56 Bike Paths and Racks*
. . . within a LOCAL TRANSPORT AREA (11) there is a heavy concentration of small vehicles like bikes, electric carts, perhaps even horses, which need a system of bike paths. The bike paths will play a very large role in helping to create the local transport areas, and may also help to modify Looped Local Roads (49) and Network of Paths and Cars (52).
Bikes are cheap, healthy, and good for the environment; but the environment is not designed for them. Bikes on roads are threatened by cars; bikes on paths threaten pedestrians.
In making the environment safe for bikes, the following problems must be solved:
1. Bikes are threatened where they meet or cross heavy automobile traffic.
2. They are also threatened by parked cars. Parked cars make it difficult for the bike rider to see other people, and they make it difficult for other people to see him. In addition, since the bike rider usually has to ride close to parked cars, he is always in danger of someone opening a car door in front of him.
3. Bikes endanger pedestrians along pedestrian paths; yet people often tend to ride bikes along pedestrian paths, not roads, because they are the shortest routes.
4. Where bikes are in heavy use, for instance around schools and universities, they can lay a pedestrian precinct to waste in their own way, just as cars can.
An obvious solution to these problems is to create a completely independent system of bike paths. However, it is doubtful that this is a viable or desirable solution. The study "Students on Wheels" (Jany, Putney, and Ritter; Department of Landscape Architecture, University of Oregon, Eugene, Oregon, 1972) shows that bike riders and non bike riders want a mixed system, so long as it is reasonably safe.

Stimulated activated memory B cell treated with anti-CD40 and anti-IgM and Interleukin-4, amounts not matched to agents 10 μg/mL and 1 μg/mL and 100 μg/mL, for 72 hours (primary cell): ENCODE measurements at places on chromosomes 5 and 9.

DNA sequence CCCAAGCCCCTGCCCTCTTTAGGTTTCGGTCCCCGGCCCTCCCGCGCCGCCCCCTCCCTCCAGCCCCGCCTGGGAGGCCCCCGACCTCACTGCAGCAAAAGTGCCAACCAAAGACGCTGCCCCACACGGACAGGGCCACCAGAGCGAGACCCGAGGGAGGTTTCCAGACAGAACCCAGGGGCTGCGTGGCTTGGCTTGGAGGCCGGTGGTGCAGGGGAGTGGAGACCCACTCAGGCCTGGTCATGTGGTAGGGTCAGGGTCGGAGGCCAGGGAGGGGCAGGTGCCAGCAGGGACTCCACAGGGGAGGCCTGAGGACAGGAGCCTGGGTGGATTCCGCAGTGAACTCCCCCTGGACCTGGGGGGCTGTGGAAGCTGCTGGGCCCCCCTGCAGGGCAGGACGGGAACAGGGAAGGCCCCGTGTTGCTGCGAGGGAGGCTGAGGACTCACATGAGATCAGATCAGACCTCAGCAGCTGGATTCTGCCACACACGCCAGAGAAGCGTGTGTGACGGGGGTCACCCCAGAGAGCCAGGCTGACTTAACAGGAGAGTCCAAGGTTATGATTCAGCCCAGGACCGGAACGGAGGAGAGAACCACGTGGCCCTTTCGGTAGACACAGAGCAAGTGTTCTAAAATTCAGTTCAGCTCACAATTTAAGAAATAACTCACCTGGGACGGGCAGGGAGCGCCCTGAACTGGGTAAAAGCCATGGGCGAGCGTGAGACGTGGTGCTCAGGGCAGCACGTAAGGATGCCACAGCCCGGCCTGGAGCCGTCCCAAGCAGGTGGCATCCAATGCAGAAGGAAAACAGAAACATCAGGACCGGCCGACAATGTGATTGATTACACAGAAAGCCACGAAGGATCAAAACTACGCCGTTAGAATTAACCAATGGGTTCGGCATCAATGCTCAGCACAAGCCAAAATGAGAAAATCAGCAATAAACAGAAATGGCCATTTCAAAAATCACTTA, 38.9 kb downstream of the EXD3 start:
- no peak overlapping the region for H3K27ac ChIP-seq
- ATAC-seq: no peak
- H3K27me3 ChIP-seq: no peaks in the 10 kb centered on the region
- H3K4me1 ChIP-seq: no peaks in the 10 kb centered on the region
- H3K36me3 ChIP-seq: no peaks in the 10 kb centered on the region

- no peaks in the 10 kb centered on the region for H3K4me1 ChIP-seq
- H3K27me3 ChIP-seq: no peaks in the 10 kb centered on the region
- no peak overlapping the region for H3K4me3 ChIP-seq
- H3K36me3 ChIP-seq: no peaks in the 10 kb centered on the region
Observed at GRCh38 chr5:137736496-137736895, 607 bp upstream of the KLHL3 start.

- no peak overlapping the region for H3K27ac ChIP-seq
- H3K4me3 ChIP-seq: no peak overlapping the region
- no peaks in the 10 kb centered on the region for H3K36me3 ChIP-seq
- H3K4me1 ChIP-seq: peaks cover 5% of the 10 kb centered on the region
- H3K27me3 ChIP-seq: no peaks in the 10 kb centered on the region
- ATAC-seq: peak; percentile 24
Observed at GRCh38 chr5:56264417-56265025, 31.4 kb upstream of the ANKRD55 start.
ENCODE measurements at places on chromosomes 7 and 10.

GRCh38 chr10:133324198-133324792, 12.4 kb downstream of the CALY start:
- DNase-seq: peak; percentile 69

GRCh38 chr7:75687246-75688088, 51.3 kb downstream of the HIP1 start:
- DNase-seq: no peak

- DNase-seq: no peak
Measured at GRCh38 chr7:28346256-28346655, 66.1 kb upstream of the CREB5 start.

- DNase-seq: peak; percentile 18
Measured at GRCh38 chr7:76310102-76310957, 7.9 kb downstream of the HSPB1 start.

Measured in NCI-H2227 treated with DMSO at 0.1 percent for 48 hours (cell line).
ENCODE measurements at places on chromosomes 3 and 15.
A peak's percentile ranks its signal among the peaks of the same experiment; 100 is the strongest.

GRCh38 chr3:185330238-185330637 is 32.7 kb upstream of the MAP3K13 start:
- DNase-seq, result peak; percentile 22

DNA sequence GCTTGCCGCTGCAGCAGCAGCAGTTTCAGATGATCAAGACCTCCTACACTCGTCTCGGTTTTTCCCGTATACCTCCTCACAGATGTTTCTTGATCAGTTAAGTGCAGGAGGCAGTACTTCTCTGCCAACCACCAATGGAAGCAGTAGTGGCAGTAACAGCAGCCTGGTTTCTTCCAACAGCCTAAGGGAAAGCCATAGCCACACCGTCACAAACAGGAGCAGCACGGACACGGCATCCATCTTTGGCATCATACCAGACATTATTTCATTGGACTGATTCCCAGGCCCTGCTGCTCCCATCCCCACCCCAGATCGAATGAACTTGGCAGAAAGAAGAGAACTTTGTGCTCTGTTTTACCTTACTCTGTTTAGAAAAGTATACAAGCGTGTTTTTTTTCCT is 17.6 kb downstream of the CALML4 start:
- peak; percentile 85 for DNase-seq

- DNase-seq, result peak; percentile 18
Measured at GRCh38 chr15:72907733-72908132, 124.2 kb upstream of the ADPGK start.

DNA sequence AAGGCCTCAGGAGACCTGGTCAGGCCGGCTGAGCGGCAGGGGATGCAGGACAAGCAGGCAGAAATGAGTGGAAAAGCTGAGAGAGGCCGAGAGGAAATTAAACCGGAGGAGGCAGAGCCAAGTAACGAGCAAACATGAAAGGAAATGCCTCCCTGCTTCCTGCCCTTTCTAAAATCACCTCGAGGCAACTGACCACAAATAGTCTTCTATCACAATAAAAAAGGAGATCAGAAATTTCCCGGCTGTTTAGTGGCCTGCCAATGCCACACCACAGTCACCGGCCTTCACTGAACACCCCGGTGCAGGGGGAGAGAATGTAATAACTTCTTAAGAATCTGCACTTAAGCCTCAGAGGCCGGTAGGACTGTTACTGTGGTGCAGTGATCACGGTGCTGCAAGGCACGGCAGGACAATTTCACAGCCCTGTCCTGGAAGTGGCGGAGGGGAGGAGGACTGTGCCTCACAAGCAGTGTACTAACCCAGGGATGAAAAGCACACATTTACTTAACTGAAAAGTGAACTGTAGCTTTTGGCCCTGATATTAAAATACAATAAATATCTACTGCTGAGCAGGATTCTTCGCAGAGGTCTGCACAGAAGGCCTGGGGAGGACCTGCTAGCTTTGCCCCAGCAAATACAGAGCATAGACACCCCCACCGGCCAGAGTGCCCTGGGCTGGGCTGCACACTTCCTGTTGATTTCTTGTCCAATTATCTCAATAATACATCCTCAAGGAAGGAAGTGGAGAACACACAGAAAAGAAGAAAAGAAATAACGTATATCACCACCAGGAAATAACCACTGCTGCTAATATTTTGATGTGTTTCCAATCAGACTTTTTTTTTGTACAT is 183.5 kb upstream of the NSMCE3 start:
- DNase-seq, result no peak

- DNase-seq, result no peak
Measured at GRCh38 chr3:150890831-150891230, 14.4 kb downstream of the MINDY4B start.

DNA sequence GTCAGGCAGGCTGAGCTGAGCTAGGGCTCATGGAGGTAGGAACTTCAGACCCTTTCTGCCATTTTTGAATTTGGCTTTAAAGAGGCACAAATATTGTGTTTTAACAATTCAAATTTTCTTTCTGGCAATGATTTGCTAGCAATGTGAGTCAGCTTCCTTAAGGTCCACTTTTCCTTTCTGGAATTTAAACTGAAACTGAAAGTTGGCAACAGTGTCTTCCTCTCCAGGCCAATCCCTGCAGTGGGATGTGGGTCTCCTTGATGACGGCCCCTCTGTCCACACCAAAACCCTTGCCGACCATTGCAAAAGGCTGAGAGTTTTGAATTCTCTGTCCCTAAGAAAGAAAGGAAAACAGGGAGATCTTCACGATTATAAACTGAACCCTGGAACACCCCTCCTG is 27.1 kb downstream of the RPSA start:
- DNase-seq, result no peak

We also think that it is essential for bike paths to run in streets and along pedestrian paths: if bikes are forced onto a separate system, it will almost certainly be violated by people taking shortcuts across the other networks. And laws which would keep bikes completely off the road and path systems would be discouraging to the already hassled bike riders. Wherever possible, then, bike paths should coincide with roads and major pedestrian paths.
Where bike paths coincide. with major roads, they must be separated from the roadway. It helps put the bike rider in a safer position with respect to the cars if the bike path is raised a few inches from the road; or separated by a row of trees.
Where bike paths run alongside local roads, parking should be removed from that side of the road; the bike surface may simply be part of the road and level with it. An article by Bascome in the Oregon Daily Emerald(October 1971) suggested that bike lanes along streets should always be on the sunny side of the street.
Where bike paths coincide with major pedestrian paths, they should be separate from the paths, perhaps a few inches below them. Here, the change in level gives the pedestrian a sense of safety from the bikes.
Quiet paths and certain pedestrian precincts should be completely protected from bikes for the same reasons that they need to be protected from cars. This can be handled by making the bike path system bypass these places, or by enclosing these places with steps or low walls which force bike riders to dismount and walk their bikes.
Build a system of paths designated as bike paths, with the following properties: the bike paths are marked clearly with a special, easily recognizable surface (for example, a red asphalt surface). As far as possible they run along local roads, or major pedestrian paths. Where a bike path runs along a local road, its surface may be, level with the road - if possible, on the sunny side; where a bike path runs along a pedestrian path, keep it separate from that path and a few inches below it. Bring the system of bike paths to within 100 feet of every building, and give every building a bike rack near its main entrance.
Build the racks for bikes to one side of the main entrance, so that the bikes don't interfere with people's natural movement in and out - Main Entrance (110), and give it some shelter, with the path from the racks to the entrance also under shelter - Arcades (119) ; keep the bikes out of quiet walks and quiet gardens - Quiet Backs (59), Garden Wall (173) . . . .
A Pattern Language is published by Oxford University Press, Copyright Christopher Alexander, 1977.